I was nominated in DGA (Directors Guild of America). And actually, honestly, the moment it happened I made an immediate rule inside my head that I would not look back at that. I would not be drawn into that. There's no point in that. By the way I am nominated as is my wife. She (Catherine Martin) does remind me that I have been nominated for an Academy Award for Best Picture because I'm the producer. Having said that, I am nominated for DGA and that is the entire body of directors. Now the Academy is a slightly smaller group. How it happened, why it happened, there's no point and I can't really work it out anyway. If I look back at that, I'm falling into the terrible trap of living for that and that is a terrible thing.

In the end, what does the Academy Award win mean? What it means is that light has shown on that particular project forever and on. When I was a kid growing up in the middle of nowhere, we got what they called "cheap television." You know, "Singin' in the Rain," "Citizen Kane," "Red Shoes," just crap they didn't want in the 70s so we were really hard done by. I had to watch all that stuff. But every now and then it would be like, " 'Lawrence of Arabia' nominated for X Academy Awards." No question we were watching that movie. It was a Best Picture winner. You just didn't think about it. So that is valuable. I put all effort into being part of it because I am part of it. And because, you know, when I think of the what Nicole did and what Ewan did, and four months in Australia. They could have been the laughing stock… They could be in a horrible place. So I owe them that, and I'll do that, and then it will be done and we'll move on.

What's it like trying to convince actors to work in these unusual films?
It's not about over-the-topness as some people think, it's actually a lost craft to play high comedy/high tragedy. Katherine Hepburn plays high comedy. High tragedy? Greta Garbo. It's absolute reality, it's truth. But it's truth with some degree of heightened focus on it. What you're doing is you're expanding the human condition. It's not about observing the cinema verte, through cinema verte the minutia of life. Observing through a keyhole. It's not the illusion of reality; it's actually celebrating the human condition. So you are amplifying it a little bit. It's not about it being big, and therefore not real. It's an incredible craft and I can tell because I've worked with every kind of actor, there are not that many actors who can do it. Who can play tragedy that is real, at that level? That is a tricky thing to do. It's much easier to find an actor today who plays like a pale photocopy of Marlon Brando - like "Gee, I'm suffering." But it is (difficult) to get a young actor to stand, look at the camera, and sing, "I love you" without a jot of cynicism - that is hard to find, and for me, that's Ewan McGregor's great achievement.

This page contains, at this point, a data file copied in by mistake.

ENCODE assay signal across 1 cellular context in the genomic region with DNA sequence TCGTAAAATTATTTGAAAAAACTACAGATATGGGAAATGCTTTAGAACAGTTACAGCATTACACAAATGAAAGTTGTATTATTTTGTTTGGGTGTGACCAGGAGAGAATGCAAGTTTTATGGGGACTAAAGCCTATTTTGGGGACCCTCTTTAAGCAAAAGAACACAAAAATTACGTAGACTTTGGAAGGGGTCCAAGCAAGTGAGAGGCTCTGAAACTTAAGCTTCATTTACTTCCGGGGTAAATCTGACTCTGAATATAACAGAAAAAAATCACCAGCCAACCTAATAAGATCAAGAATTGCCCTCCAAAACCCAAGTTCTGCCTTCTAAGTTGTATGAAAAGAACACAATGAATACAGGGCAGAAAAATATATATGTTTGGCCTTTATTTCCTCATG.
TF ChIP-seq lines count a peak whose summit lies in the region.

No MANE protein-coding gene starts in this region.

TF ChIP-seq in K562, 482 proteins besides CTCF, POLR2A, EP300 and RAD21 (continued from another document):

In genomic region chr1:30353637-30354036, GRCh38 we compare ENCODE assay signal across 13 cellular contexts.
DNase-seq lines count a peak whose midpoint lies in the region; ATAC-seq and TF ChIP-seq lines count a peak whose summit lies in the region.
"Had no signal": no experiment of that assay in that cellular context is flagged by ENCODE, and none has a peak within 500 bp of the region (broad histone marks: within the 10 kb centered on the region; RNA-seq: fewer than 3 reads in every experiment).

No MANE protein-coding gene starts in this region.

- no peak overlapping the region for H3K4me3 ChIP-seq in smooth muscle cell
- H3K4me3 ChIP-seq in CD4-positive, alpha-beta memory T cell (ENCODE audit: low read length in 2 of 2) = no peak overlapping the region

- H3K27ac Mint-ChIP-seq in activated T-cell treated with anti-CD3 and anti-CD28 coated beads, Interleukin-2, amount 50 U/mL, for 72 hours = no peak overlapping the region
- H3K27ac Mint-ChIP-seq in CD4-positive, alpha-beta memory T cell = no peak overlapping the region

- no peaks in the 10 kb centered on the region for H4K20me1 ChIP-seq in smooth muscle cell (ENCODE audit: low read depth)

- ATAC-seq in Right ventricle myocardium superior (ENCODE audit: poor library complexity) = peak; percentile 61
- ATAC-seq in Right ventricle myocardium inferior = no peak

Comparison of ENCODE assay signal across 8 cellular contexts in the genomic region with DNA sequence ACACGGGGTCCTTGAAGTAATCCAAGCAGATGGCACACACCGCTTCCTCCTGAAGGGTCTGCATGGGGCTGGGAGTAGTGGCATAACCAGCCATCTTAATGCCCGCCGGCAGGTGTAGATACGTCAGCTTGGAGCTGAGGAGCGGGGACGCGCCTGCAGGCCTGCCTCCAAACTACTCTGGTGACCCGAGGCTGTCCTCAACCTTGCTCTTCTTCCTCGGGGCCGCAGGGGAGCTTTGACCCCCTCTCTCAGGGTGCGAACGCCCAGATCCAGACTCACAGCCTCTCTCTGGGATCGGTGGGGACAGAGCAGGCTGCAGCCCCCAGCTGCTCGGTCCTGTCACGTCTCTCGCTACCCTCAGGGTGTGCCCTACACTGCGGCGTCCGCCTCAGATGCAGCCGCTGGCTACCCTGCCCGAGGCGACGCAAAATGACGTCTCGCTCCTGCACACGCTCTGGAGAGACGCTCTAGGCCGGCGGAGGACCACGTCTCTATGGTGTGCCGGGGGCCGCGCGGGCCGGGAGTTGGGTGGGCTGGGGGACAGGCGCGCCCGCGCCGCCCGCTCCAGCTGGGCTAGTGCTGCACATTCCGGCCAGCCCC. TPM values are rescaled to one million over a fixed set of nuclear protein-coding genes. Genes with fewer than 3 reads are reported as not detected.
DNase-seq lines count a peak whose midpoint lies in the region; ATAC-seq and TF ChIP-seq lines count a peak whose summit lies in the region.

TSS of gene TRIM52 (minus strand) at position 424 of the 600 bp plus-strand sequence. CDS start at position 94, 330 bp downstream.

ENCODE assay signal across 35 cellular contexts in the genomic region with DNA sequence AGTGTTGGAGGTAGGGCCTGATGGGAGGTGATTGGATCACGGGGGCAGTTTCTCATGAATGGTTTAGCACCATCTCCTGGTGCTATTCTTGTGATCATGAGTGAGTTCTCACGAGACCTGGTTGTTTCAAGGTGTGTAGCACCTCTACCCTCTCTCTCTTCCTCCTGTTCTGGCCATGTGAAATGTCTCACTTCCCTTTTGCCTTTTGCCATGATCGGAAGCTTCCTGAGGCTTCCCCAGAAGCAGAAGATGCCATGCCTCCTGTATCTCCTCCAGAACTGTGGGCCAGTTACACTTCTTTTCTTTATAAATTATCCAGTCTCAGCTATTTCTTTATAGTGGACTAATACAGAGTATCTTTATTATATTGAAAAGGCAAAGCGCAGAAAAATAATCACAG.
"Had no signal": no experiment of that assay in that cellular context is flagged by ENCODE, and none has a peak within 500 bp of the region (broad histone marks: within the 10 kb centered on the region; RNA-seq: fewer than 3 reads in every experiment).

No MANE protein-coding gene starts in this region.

Some moviegoers were a bit overwhelmed by the film. Did you deliberately push the envelope?
We absolutely pushed it - we were very traditional in our form - but we pushed that editing of the first 15 minutes so that it was like - the naturalistic version of "Moulin Rouge" is wide shot, music, Moulin Rouge. In this film it's like, "POW, wake up, participate!" It's like you're confronted. It's like you're being asked will you give in, or will you go?

You'd think George Sidney (director of "Kiss Me Kate," "Bye Bye Birdie," "Show Boat") who is 90 would go, "I can't handle it." Actually, I'll tell you who really got this was Stanley Donen (director of "Singin' in the Rain"). He is not a pushover. Stanley Donen is a man of opinions and he doesn't need to dance. And he says, "Baz challenges our notion of rhythm. He challenges our notion of pace. Every moment is a showstopper and 'Moulin Rouge' wins." Even Steven Spielberg said the editing is courageous. Because what we are doing, we are pushing it to a level whereby those who think they know what they're in for are asking questions and then when I left you off the hook 15 minutes in, it slows right down, the reverse of a naturalistic film. Naturalistic films start slow and get fast, ours starts fast and gets slower. Having said that, some people don't like westerns, they're never going to get it, that's cool, I respect that. But having said that, many people who see it the first time go, "Whoa, what was that?" Then they'll see it a second time, and a third time and then over and over again.

It's not a precise science because no doubt it has left some people behind. No doubt for some people it's too slow. What we've tried to do is take something very old and deal with it in a very not even now way, I wanted to make a cinematic language that would worked this side of what I call the 'millennial gate.' Something that works for this future that we are now becoming part of.